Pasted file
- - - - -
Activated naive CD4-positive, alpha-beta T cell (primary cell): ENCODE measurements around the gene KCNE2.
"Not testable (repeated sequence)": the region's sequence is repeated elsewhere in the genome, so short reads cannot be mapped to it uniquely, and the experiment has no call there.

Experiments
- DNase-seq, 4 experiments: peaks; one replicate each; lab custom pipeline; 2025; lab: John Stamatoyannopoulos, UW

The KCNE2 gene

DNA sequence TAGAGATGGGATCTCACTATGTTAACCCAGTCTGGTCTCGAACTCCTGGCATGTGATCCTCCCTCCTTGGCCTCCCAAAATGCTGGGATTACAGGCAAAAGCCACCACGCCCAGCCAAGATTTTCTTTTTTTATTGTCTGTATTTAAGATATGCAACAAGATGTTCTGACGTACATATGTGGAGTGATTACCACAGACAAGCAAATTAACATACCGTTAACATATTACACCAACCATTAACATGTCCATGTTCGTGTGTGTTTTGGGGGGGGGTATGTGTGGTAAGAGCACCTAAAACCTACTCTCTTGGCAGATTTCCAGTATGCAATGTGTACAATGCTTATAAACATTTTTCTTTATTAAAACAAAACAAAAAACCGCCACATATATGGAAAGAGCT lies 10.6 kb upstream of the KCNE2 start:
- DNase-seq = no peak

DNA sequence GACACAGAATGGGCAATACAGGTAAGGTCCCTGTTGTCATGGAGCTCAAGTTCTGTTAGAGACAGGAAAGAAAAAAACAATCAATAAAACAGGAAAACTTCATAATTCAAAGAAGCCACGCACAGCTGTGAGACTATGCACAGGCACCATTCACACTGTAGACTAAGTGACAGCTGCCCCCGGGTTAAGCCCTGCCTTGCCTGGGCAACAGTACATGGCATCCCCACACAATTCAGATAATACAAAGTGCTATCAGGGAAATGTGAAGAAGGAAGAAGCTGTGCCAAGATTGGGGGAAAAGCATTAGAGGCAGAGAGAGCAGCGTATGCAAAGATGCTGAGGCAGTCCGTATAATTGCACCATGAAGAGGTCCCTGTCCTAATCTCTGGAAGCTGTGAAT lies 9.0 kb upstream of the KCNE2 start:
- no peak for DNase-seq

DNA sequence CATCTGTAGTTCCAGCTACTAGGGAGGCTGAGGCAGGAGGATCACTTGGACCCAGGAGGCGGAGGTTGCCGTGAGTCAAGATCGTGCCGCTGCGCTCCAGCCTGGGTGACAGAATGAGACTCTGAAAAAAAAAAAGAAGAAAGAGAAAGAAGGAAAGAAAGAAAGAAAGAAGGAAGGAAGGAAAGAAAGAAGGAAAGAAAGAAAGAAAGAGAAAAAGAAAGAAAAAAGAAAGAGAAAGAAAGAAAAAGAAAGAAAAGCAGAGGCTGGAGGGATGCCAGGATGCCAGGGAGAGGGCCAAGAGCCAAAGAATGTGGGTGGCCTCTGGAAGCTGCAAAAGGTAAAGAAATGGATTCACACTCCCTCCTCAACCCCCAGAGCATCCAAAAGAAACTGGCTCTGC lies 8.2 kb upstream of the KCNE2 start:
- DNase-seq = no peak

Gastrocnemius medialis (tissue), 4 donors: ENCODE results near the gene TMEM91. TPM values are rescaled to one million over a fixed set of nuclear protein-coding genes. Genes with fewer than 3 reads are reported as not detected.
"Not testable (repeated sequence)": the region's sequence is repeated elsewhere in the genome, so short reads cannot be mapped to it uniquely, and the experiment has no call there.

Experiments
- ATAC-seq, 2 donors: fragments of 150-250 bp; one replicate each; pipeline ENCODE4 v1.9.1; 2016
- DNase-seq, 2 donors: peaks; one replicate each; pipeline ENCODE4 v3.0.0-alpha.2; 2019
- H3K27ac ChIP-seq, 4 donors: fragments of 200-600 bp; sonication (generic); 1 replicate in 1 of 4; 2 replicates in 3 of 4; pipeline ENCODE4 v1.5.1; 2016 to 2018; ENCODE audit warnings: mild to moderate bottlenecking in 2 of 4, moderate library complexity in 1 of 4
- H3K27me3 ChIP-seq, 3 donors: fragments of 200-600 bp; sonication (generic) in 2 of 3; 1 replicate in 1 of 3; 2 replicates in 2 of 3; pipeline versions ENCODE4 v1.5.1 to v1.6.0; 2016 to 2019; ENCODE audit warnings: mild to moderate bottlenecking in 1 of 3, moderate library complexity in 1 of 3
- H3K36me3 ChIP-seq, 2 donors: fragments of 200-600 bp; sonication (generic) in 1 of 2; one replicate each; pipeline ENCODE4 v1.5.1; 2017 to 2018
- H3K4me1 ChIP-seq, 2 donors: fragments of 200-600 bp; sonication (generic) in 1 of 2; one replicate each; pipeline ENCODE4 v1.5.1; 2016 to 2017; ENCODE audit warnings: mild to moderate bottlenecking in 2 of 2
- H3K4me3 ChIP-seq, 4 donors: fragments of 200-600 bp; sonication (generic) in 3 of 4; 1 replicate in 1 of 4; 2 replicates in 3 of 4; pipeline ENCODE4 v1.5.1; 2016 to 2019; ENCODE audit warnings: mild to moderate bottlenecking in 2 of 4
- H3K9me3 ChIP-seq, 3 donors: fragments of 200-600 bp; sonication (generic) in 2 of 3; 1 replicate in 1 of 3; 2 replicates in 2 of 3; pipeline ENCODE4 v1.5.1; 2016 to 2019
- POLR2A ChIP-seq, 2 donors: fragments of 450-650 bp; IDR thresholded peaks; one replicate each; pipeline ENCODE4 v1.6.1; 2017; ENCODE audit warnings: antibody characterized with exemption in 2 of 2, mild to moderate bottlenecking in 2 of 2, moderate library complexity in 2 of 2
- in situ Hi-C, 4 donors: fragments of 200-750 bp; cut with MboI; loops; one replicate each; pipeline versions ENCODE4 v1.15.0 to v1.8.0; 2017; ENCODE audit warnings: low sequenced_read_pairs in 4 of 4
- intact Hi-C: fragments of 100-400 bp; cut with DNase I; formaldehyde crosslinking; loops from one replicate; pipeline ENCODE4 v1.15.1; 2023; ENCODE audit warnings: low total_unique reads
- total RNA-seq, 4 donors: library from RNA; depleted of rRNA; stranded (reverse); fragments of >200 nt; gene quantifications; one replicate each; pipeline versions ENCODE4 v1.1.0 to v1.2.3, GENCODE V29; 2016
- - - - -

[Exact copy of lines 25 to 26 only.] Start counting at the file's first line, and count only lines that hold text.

- intact Hi-C: fragments of 100-400 bp; cut with DNase I; formaldehyde crosslinking; loops from one replicate; pipeline ENCODE4 v1.15.1; 2023; ENCODE audit warnings: low total_unique reads
- total RNA-seq, 4 donors: library from RNA; depleted of rRNA; stranded (reverse); fragments of >200 nt; gene quantifications; one replicate each; pipeline versions ENCODE4 v1.1.0 to v1.2.3, GENCODE V29; 2016